Artists reflect on time at Dartmouth
Louise Fishman, a former artist-in-residence at the College, still remembers how she feared leaving New York City for Hanover.
“To get in my car and pack up all my stuff and go north — I’d been to New Hampshire once camping, but I didn’t know where I was going,” she said. “I think there’s a lot of fear of putting yourself out in that way.”
Leaving her comfort zone, however, enabled her to enjoy a productive change of pace from the studio that she was familiar with, Fishman, an abstract painter, said.
Moderated by Hood Museum director Michael Taylor, three former artists-in-residence spoke about their experiences in the program during a Tuesday evening panel, “The Artist-in-Residence Program at Dartmouth.” The event was one of many talks and gallery tours associated with the recently opened “In Residence” exhibit at the Hood, which features work from over 80 former artists-in-residnece.
The 83-year-old program hosts three to four artists a year, who live and work at the College and exhibit their art in the Jaffe-Friede Gallery. Tuesday’s panel featured Fishman, Linda Matalon, a post-minimalist sculptor and illustrator, and John Newman, a contemporary sculptor.
“We invited the artists who took the most advantage of the resources we had on campus, who tried new things, who integrated themselves with the student and the faculty and just had a great time,” Taylor said.
At the event, the artists said that they had appreciated the relative isolation in Hanover as well as the large blocks of time spent devoted to their work.
“The studio is this sort of fantastic isolated bubble,” Newman said. “One of the things that I really appreciated was that there was a beautiful balance of people being appropriately solicitous and leaving me alone.”
Artists said Dartmouth’s diverse resources, especially in such a small space, inspired new projects. Some artists explored art mediums like ceramics or photography, while others, like Newman, ventured down Tuck Drive to experiment with the Thayer School of Engineering 3D printer.
Fishman said she even ventured into the music department across the hall and would sometimes play an open piano.
“I got all new brushes, a huge amount of acrylic paint and rug samples,” Fishman said. “I thought I could paint on everything I possibly could. My experience was one discovery after another.”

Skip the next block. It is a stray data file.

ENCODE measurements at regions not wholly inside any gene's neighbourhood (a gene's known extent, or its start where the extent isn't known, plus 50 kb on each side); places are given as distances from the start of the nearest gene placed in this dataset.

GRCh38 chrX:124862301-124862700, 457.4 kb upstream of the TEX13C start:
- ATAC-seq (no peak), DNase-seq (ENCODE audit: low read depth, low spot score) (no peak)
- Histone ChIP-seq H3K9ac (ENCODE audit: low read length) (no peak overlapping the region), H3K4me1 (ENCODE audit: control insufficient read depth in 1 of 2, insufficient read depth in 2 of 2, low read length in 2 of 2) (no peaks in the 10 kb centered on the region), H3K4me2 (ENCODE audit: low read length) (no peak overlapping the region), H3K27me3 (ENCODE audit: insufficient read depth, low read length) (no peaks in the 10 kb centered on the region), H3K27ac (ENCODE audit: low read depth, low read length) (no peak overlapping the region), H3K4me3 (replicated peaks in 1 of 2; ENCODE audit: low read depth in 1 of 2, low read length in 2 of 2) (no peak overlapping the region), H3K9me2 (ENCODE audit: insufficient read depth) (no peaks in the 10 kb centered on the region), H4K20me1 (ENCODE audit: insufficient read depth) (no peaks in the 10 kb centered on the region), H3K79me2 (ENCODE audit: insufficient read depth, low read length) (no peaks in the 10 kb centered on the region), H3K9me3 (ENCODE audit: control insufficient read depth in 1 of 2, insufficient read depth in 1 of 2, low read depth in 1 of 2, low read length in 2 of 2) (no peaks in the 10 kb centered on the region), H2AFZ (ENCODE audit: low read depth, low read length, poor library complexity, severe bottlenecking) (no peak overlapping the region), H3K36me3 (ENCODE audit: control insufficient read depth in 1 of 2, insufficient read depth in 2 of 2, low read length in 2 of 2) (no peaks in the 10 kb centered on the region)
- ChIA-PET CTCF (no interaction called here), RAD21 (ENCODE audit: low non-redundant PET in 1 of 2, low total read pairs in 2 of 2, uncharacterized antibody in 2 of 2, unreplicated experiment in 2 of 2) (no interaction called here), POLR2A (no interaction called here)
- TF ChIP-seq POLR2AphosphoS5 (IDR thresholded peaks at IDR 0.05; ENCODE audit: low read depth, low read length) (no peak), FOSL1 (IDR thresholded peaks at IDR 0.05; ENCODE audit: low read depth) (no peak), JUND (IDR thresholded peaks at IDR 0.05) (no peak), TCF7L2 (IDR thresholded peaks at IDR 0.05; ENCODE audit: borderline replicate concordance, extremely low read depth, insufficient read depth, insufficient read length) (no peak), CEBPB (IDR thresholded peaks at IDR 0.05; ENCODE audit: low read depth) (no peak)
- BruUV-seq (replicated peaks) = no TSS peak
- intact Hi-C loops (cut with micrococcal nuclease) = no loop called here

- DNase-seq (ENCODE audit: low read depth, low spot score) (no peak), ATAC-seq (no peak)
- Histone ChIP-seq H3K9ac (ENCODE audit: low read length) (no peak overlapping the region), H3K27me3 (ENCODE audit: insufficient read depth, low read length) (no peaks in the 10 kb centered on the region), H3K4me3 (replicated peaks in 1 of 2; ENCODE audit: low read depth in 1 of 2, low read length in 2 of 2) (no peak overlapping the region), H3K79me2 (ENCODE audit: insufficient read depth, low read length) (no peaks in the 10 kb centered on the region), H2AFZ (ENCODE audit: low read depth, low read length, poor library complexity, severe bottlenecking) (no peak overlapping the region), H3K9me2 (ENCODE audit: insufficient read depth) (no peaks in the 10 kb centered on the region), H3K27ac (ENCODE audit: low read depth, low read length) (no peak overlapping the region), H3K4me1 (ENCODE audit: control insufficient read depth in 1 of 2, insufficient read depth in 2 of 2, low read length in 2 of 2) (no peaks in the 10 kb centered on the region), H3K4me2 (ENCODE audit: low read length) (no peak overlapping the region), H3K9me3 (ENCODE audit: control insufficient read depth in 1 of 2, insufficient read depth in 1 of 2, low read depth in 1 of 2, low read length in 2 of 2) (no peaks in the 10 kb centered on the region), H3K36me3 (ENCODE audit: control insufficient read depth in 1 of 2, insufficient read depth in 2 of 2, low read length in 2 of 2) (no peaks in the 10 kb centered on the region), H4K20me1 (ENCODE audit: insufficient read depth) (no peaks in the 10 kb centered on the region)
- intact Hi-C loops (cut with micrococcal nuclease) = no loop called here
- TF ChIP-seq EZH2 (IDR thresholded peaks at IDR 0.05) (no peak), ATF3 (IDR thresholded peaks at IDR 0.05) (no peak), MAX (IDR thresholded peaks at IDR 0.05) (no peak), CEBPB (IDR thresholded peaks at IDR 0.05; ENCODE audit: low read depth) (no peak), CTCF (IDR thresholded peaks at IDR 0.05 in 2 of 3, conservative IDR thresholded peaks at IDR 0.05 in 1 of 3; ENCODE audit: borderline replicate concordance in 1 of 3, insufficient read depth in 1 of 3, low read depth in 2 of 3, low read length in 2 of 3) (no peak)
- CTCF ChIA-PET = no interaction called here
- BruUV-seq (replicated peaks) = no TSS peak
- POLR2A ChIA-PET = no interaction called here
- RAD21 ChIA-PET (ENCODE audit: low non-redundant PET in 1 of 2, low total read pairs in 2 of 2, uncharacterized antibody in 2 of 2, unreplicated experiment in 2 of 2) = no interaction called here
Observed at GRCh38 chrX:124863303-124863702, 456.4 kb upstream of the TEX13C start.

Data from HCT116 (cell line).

Artists also engage with students during their time in-residence, visiting classes related to their field of focus. Luca Molnar ’13, previously a studio arts major and currently an intern in the department, said Matalon and Newman gave her helpful feedback about her work during their time as residents.
“By the time you’re a senior, the professors kind of already know your work,” Molnar said. “It’s super valuable to have that outside perspective.”
Studio art professor and director of exhibitions Gerald Auten said that students in the arts should seek out the artists-in-residence. In total, a student can have the opportunity to engage with 12 world-renowned artists during their time at the College, he said.
“[Artists] cannot teach, but they are required to interact with students,” he said. “I don’t know any other program like that. It’s an opportunity to interact with artists that define their generation.”
The panelists said that they benefited from such interactions as well. Fishman said she could form close relationships with a few students and even purchased some students’ work.
Matalon said that although she almost deleted the email inviting her to Dartmouth, her eventual exhibition at the end of the residency period, a retrospective of her work going back to the 1970s, remains one of her favorites.
“When I came to Dartmouth, I didn’t have the intention of trying new things,” she said. “You never know what’s going to happen. You have to keep your eyes open and your heart open. I feel really fortunate to have been here.”
Taylor said that students’ interaction with artist can also open them to the possibility of pursuing a career in the arts, or at least as a life long hobby.
“It shows them that art is a life,” Taylor said. “They were all saying that art is their life, and it’s a life well lived.”